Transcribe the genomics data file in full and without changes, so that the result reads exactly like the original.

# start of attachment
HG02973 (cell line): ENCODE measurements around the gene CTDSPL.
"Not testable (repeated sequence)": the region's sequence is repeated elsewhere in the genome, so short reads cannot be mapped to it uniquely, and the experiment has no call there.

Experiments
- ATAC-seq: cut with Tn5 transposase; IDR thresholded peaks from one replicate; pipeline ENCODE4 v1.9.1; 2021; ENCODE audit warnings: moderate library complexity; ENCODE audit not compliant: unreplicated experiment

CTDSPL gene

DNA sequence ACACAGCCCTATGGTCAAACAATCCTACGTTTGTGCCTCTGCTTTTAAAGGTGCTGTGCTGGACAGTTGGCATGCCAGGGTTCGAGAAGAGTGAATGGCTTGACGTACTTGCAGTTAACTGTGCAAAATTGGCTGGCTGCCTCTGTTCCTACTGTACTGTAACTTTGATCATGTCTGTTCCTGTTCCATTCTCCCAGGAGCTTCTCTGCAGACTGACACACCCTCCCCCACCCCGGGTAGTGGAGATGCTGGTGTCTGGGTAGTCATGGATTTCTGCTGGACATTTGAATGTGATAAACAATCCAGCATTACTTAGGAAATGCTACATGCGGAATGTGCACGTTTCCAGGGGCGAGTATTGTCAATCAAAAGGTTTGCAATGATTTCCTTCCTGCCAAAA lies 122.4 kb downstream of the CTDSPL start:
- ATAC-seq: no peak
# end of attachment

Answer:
HG02973 (cell line): ENCODE measurements around the gene CTDSPL.
"Not testable (repeated sequence)": the region's sequence is repeated elsewhere in the genome, so short reads cannot be mapped to it uniquely, and the experiment has no call there.

Experiments
- ATAC-seq: cut with Tn5 transposase; IDR thresholded peaks from one replicate; pipeline ENCODE4 v1.9.1; 2021; ENCODE audit warnings: moderate library complexity; ENCODE audit not compliant: unreplicated experiment

CTDSPL gene

DNA sequence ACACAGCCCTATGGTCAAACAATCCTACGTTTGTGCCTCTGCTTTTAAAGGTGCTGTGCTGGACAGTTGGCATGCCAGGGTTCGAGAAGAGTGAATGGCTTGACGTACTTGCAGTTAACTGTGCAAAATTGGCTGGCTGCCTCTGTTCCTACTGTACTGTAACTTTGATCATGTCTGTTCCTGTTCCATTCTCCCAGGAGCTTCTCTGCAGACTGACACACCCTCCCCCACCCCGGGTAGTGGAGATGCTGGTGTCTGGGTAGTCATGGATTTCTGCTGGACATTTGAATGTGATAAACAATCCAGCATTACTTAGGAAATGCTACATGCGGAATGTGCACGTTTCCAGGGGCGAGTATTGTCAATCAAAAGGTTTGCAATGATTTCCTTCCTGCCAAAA lies 122.4 kb downstream of the CTDSPL start:
- ATAC-seq: no peak